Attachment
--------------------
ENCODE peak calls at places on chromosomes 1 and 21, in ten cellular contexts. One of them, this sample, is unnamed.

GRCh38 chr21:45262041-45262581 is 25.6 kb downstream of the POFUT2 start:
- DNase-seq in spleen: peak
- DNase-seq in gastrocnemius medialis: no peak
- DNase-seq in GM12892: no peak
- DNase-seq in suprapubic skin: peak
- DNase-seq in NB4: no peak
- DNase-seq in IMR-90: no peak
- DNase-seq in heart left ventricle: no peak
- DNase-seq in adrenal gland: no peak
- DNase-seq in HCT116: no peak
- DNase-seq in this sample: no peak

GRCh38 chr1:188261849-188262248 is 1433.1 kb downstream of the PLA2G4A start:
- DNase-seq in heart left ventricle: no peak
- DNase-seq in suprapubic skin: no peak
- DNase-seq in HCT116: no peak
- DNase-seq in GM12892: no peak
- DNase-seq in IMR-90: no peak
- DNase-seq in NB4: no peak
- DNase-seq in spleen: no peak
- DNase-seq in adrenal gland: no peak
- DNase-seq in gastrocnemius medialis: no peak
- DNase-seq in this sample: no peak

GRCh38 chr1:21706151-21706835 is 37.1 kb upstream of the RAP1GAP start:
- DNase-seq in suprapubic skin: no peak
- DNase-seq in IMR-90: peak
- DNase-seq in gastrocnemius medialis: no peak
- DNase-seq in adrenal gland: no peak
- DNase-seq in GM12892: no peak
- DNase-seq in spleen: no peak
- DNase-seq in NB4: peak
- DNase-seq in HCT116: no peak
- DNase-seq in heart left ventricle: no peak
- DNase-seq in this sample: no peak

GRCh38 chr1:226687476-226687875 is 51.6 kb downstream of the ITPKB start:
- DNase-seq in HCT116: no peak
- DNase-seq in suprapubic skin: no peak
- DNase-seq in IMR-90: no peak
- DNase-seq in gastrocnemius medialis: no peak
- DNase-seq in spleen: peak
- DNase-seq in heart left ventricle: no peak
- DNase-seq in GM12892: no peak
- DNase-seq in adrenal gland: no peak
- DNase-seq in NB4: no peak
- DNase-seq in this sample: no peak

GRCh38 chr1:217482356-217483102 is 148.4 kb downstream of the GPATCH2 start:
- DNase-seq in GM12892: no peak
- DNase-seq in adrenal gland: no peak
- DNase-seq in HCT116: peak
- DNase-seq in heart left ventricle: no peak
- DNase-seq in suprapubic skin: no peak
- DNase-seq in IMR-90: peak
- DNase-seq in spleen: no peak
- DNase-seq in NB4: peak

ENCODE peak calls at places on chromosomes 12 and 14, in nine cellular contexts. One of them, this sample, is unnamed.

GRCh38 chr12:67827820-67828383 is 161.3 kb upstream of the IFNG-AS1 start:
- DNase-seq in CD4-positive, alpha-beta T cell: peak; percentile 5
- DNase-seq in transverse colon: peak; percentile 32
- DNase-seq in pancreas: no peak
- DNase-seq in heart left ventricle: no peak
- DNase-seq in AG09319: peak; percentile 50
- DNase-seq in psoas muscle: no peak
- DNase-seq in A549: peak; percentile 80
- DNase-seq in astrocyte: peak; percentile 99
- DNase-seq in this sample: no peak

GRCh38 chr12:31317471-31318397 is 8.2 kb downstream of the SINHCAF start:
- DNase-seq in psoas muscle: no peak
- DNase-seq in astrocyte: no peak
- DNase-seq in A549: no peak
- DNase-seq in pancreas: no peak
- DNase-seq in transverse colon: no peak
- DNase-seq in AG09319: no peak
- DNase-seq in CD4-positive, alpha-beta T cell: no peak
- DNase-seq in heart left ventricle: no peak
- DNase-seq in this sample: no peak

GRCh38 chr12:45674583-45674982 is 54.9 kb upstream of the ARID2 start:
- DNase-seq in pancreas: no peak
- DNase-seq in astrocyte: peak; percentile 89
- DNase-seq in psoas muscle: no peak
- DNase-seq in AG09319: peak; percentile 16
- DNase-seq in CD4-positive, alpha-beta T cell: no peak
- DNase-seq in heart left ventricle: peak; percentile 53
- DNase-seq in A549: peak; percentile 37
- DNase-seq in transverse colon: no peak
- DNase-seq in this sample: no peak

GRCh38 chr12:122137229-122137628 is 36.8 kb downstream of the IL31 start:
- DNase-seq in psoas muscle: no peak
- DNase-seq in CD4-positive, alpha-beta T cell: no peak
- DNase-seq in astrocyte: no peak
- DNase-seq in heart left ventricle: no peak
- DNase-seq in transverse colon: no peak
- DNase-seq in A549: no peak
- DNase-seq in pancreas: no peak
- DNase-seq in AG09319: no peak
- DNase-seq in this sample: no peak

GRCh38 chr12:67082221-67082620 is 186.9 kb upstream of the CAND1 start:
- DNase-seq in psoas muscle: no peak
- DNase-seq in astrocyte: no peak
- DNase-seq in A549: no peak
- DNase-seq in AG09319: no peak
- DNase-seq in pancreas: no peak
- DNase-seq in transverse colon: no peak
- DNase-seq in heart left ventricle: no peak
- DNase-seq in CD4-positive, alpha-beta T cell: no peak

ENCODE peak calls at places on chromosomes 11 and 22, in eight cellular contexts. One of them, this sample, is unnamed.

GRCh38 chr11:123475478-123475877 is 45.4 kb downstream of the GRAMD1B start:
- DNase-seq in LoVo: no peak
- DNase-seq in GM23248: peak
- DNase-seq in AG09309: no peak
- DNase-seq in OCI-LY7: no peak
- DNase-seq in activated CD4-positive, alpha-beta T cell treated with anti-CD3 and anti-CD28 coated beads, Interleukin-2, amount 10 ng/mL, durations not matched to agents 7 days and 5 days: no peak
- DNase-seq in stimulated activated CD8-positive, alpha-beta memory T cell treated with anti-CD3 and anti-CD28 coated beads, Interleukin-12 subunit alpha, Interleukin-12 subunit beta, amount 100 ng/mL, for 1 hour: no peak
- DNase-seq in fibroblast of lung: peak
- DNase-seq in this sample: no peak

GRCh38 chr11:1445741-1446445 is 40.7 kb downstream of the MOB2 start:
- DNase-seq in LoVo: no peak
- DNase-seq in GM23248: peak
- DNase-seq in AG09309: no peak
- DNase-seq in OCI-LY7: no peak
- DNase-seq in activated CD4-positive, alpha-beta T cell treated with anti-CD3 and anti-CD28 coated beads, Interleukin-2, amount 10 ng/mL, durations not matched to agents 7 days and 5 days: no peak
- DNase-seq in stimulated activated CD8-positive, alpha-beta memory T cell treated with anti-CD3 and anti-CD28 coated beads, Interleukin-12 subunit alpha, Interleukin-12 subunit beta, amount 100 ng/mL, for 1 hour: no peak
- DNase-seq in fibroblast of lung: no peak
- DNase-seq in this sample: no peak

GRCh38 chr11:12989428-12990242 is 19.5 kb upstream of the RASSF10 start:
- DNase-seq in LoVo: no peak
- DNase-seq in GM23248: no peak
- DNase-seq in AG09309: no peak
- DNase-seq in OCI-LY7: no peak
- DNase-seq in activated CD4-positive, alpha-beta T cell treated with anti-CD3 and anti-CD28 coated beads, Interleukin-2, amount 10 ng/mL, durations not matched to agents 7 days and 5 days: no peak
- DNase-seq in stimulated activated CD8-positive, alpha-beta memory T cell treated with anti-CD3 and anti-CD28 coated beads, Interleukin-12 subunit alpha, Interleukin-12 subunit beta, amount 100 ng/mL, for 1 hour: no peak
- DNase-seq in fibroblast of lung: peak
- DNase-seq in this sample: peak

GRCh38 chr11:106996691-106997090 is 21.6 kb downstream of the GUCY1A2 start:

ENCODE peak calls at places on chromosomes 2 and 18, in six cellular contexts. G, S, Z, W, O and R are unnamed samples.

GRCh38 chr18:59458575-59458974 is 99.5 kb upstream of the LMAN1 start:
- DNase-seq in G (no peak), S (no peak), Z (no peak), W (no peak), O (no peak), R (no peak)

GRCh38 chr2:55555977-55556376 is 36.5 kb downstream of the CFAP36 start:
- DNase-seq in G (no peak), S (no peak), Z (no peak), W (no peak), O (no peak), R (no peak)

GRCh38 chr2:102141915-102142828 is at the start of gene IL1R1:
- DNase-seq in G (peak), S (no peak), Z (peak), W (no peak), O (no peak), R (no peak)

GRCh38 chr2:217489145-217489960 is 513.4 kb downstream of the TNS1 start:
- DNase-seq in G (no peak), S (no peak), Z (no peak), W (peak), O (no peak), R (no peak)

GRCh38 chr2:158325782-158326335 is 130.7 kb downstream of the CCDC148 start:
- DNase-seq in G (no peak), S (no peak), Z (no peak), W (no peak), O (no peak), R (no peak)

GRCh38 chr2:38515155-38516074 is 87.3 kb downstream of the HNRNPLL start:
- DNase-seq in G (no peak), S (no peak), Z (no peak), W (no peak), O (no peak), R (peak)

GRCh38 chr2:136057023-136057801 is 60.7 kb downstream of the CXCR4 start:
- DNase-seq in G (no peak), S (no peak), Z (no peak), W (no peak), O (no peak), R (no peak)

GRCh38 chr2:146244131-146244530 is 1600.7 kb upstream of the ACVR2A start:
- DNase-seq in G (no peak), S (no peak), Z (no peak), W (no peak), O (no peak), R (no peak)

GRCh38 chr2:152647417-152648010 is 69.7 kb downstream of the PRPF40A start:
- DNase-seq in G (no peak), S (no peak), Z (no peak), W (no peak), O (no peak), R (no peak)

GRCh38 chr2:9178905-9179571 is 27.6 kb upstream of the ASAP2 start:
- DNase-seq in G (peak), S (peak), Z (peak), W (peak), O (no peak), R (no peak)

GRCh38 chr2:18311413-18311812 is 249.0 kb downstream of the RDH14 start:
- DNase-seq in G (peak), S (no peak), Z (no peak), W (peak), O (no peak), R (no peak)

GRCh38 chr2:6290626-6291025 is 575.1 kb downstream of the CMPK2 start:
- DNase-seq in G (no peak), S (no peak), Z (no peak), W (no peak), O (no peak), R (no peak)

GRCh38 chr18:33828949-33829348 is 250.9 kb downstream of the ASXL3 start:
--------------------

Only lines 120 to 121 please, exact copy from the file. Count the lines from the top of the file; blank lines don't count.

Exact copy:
- DNase-seq in activated CD4-positive, alpha-beta T cell treated with anti-CD3 and anti-CD28 coated beads, Interleukin-2, amount 10 ng/mL, durations not matched to agents 7 days and 5 days: no peak
- DNase-seq in stimulated activated CD8-positive, alpha-beta memory T cell treated with anti-CD3 and anti-CD28 coated beads, Interleukin-12 subunit alpha, Interleukin-12 subunit beta, amount 100 ng/mL, for 1 hour: no peak